Julie Goodnight is an internationally respected trainer and clinician with experience in a variety of training methods, including hunter/jumpers, dressage, racehorses, Western disciplines, colt-starting and wilderness riding. Growing up on her family's farm in Florida, Julie rode and showed hunter/jumpers in her youth, and by college she was exercising racehorses at the track and leading trail rides. It was when she was leading riders through the Rocky Mountains on horseback that she discovered her true calling: to teach people how to work with horses safely and with kindness. Showing her dedication to teaching and safety, Julie earned her Master Instructor and Clinical ranking with the Certified Horsemanship Association, and in 2008 was named Equine Affaire's Exceptional Equestrian Educator, one of only three such awards ever given.
Julie's up-beat and logical style of teaching has garnered her fans around the globe. She is best-known for her award-winning television show airing weekly on RFD-TV, “Horse Master with Julie Goodnight,” and her series of training DVDs. She travels internationally as a clinician and is a highly sought-after presenter at equine expos around the country.
How did you get into horses originally?
I grew up in central Florida on a small horse farm. My dad was into horses and we had Morgans, Shetland driving ponies and Quarter Horses. I was one of four siblings and the only one that got the “horse bug.” My dad recognized my passion and let me pursue it fully.
If you could sum it up, what is your “ultimate philosophy” when it comes to training horses?
First and foremost to “do no harm.” I have a very clear reason for being in the horse business- to help horses by educating their owners.
What are your impressions of Thoroughbreds, off-track Thoroughbreds specifically?
I love Thoroughbreds. It had always been my favorite breed because of their beauty and athleticism. As a breed, they are emotional, intelligent and highly sensitive. They can have hot tempers and a high flight response, but that is what we have bred into them.
What types of people do you find to be the best match for a recently retired racehorse?
A confident rider who is not afraid of speed. OTTBs are very broke in many ways but it sure helps to have an idea of what they know/have learned from the race track.
What are some areas that you feel OTTBs excel at particularly and why?
Obviously they do well in English disciplines such as jumping and dressage. Particularly as jumpers because of their light-weight and athleticism. But I have also seen some great OTTBs on the trail.
What traits do you look for in an OTTB for some of the more common disciplines?
First and foremost I would look for soundness. Also, I want bravery and as little emotionality as possible. Often, the more courageous horses also have volatile tempers but as long as you can manage the horse's emotionality, it can be a positive trait.
Are there any common injuries in OTTBs that you find easier/harder to work through for any disciplines?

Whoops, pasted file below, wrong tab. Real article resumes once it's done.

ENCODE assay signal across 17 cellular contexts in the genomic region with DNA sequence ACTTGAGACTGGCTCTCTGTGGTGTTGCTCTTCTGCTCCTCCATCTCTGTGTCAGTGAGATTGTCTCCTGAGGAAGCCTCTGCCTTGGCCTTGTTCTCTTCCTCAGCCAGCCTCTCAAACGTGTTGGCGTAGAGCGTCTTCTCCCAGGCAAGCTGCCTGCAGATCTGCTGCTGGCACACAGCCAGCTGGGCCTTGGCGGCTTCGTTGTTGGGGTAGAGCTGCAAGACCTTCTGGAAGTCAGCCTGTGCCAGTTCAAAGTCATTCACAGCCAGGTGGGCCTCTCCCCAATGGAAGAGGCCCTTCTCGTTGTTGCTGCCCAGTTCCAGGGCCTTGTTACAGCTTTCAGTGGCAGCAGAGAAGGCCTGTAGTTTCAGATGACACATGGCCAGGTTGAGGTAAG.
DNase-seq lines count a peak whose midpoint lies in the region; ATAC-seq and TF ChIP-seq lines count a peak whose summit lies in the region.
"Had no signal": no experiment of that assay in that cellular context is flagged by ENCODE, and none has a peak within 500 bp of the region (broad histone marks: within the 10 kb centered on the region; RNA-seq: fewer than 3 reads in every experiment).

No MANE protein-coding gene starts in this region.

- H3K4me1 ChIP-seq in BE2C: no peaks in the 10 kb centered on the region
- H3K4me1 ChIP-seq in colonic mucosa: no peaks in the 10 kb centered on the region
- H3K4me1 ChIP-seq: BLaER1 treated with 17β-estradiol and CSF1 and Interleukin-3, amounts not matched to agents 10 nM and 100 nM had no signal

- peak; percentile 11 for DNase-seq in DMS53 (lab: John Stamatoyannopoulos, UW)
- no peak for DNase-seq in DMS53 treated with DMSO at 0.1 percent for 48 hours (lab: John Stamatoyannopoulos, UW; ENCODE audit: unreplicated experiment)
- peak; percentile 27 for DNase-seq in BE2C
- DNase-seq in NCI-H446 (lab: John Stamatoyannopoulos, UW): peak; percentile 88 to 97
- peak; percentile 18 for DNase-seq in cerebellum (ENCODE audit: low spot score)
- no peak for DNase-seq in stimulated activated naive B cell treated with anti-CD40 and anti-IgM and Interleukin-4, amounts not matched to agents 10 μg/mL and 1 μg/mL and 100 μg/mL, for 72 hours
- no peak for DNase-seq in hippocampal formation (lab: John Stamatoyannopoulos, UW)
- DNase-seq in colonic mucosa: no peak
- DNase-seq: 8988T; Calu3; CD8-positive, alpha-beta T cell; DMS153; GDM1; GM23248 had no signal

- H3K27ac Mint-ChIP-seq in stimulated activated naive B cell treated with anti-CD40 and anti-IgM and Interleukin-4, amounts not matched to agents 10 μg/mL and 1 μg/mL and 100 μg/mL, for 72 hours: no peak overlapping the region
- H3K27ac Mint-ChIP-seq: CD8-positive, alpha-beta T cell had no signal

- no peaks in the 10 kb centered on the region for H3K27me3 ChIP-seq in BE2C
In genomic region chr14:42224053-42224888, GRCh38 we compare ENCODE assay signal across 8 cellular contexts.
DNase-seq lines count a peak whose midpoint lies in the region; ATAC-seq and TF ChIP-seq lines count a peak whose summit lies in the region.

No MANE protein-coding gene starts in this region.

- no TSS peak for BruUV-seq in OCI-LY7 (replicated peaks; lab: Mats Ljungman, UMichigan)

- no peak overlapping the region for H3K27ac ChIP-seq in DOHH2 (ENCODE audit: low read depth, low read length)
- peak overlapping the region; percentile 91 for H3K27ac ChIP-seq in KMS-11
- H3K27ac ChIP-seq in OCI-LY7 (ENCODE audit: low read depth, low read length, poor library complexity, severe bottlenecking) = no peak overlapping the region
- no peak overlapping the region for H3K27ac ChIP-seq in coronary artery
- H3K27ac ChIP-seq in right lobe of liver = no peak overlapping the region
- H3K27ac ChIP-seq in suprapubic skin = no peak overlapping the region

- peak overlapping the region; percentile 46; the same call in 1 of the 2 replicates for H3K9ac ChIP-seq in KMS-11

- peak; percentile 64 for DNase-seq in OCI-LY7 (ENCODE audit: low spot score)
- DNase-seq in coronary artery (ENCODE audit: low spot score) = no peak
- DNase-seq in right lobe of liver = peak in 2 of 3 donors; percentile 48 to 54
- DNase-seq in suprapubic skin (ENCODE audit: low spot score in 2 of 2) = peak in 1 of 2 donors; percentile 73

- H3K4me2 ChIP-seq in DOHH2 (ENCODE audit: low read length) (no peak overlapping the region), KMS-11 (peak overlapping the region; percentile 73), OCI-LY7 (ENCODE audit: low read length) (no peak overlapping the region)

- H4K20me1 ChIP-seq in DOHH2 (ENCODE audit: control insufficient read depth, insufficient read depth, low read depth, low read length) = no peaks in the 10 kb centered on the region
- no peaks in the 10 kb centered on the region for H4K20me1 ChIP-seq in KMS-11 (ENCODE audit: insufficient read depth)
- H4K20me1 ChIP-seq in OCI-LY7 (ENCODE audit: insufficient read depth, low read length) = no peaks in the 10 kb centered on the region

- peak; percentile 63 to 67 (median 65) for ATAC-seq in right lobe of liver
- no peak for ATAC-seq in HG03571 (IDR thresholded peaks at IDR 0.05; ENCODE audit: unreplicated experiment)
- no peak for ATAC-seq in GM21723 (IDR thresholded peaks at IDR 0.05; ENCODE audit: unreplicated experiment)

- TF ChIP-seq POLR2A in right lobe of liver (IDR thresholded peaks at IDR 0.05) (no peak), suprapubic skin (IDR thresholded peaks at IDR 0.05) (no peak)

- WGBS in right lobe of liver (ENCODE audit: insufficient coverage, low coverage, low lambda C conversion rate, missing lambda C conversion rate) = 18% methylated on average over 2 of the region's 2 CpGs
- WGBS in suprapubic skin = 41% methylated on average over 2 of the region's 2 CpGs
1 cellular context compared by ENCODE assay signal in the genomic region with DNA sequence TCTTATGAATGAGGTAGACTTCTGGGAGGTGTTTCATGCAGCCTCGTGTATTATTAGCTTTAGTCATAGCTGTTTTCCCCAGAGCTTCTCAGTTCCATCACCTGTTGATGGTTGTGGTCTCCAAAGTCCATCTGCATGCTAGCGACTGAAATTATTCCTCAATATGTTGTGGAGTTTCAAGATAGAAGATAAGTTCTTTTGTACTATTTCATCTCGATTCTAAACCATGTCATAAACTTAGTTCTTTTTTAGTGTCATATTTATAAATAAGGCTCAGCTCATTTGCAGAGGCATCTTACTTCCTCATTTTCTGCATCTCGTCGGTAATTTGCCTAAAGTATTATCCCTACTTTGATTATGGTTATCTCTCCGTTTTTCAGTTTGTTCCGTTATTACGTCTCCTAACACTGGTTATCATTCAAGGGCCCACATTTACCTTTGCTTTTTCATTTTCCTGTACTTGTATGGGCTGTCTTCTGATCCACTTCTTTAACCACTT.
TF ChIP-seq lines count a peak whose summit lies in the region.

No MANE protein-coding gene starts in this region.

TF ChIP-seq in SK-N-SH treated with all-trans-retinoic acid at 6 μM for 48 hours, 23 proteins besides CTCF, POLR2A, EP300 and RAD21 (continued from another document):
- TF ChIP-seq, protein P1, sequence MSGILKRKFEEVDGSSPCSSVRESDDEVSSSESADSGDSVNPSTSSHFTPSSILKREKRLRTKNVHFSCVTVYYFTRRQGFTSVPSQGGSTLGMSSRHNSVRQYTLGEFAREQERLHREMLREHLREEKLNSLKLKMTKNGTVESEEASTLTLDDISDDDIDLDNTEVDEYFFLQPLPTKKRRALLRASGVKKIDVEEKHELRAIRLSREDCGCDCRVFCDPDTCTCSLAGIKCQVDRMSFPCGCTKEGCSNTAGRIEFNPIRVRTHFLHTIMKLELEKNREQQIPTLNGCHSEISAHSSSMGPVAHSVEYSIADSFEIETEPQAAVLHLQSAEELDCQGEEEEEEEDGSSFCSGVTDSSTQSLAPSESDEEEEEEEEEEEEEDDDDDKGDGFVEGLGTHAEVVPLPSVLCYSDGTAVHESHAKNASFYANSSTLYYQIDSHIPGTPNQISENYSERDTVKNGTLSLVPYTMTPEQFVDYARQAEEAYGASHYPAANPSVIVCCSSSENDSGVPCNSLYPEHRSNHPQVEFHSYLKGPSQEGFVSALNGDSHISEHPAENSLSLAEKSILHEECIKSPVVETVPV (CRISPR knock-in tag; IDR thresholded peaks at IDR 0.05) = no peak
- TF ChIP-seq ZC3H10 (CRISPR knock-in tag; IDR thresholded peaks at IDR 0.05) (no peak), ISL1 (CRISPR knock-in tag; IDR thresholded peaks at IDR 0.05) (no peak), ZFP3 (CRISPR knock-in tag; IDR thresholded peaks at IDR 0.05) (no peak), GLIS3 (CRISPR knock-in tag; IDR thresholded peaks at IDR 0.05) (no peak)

Bowed tendons are a big challenge and can limit a horse's career options. Often there are chiropractic issues that can be easily resolved with treatment and cause big improvements to the horse's performance.
If you were to get a horse off the track, what would its first 30 days with you be like?
Debriefing and chilling out. Learning how to be a pleasure horse. Lots of turnout. We'd have to work on some basic skills like standing tied and good lead-line manners. For riding, I'd want it to be a strong contrast to the track– relaxed, easy, on a loose rein, maybe on the trail.
What are some of the first “lessons” you would teach a recently retired starting out his retraining?
How to respond to seat and leg cues. That the cue to canter means to canter on a specific lead that is dictated by the rider. How to come off the pressure of the bit rather than lean into it.
Can you compare/contrast the mindset of a recently retired racehorse to that of any other breed(s)?
No. OTTBs have worked a full career by the time they are 6 or 7. They have had so much more life experience than most other horses. The only comparison I'd make would be with futurity horses (reining and reined cowhorse) who are ‘rode hard and put up wet' at a very young age.
Can you talk about any OTTBs you've worked with that were particularly memorable?
When I moved to Colorado after college, I was gifted an OTTB that I actually rode on the track. He was a very cool horse– raced until he was 10– a seasoned veteran. I turned him into a mountain horse; he would go anywhere you pointed him. It was then that I learned that they don't clear trails for 17 hand horses!
What are some of your favorite things about OTTBs as performance or recreational riding horses?
Their handiness and agility. I love their temperaments, even though they can be somewhat volatile. They tend to be smart and easy to train, once you get a handle on their emotionality. I love their lightness and ability to run, jump and turn on a dime. They have had so much experience and handling in frenetic situations that they tend to handle strange circumstances well (crowds, PA systems, traffic, etc.)
If you have or know of a retired Thoroughbred with an interesting story to tell, we'd love to hear about it! Just email Jen Roytz ([email protected]) with the horse's Jockey Club name, background story, and a few photos.
Jen Roytz is the marketing and communications director at Three Chimneys Farm in Midway, Kentucky. She also handles the farm's Thoroughbred aftercare efforts. She currently owns Point of Impact (by Point Given; a.k.a. Boomer), who retired from racing in late 2011 and is in training as a hunter/jumper. Contact Jen on Facebook and Twitter.
New to the Paulick Report? Click here to sign up for our daily email newsletter to keep up on this and other stories happening in the Thoroughbred industry.
Copyright © 2016 Paulick Report.